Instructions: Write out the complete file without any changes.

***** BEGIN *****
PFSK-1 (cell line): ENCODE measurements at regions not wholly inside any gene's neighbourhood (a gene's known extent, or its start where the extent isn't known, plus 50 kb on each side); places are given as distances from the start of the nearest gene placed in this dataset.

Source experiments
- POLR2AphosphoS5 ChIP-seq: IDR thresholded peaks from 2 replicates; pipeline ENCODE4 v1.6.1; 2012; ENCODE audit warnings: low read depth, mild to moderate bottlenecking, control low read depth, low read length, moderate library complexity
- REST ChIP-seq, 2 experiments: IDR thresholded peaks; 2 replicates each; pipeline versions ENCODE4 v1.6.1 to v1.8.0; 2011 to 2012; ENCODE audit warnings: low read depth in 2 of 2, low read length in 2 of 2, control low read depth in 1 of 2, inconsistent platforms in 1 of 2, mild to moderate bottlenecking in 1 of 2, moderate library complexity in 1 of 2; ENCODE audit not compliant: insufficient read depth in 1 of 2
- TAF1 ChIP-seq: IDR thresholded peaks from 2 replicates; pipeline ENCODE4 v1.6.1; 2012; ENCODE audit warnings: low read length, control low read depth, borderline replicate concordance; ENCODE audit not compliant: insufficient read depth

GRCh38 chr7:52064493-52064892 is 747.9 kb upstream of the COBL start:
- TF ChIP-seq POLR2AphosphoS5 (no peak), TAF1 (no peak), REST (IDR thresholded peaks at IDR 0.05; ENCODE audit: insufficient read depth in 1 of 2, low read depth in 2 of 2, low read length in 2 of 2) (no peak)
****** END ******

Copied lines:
PFSK-1 (cell line): ENCODE measurements at regions not wholly inside any gene's neighbourhood (a gene's known extent, or its start where the extent isn't known, plus 50 kb on each side); places are given as distances from the start of the nearest gene placed in this dataset.

Source experiments
- POLR2AphosphoS5 ChIP-seq: IDR thresholded peaks from 2 replicates; pipeline ENCODE4 v1.6.1; 2012; ENCODE audit warnings: low read depth, mild to moderate bottlenecking, control low read depth, low read length, moderate library complexity
- REST ChIP-seq, 2 experiments: IDR thresholded peaks; 2 replicates each; pipeline versions ENCODE4 v1.6.1 to v1.8.0; 2011 to 2012; ENCODE audit warnings: low read depth in 2 of 2, low read length in 2 of 2, control low read depth in 1 of 2, inconsistent platforms in 1 of 2, mild to moderate bottlenecking in 1 of 2, moderate library complexity in 1 of 2; ENCODE audit not compliant: insufficient read depth in 1 of 2
- TAF1 ChIP-seq: IDR thresholded peaks from 2 replicates; pipeline ENCODE4 v1.6.1; 2012; ENCODE audit warnings: low read length, control low read depth, borderline replicate concordance; ENCODE audit not compliant: insufficient read depth

GRCh38 chr7:52064493-52064892 is 747.9 kb upstream of the COBL start:
- TF ChIP-seq POLR2AphosphoS5 (no peak), TAF1 (no peak), REST (IDR thresholded peaks at IDR 0.05; ENCODE audit: insufficient read depth in 1 of 2, low read depth in 2 of 2, low read length in 2 of 2) (no peak)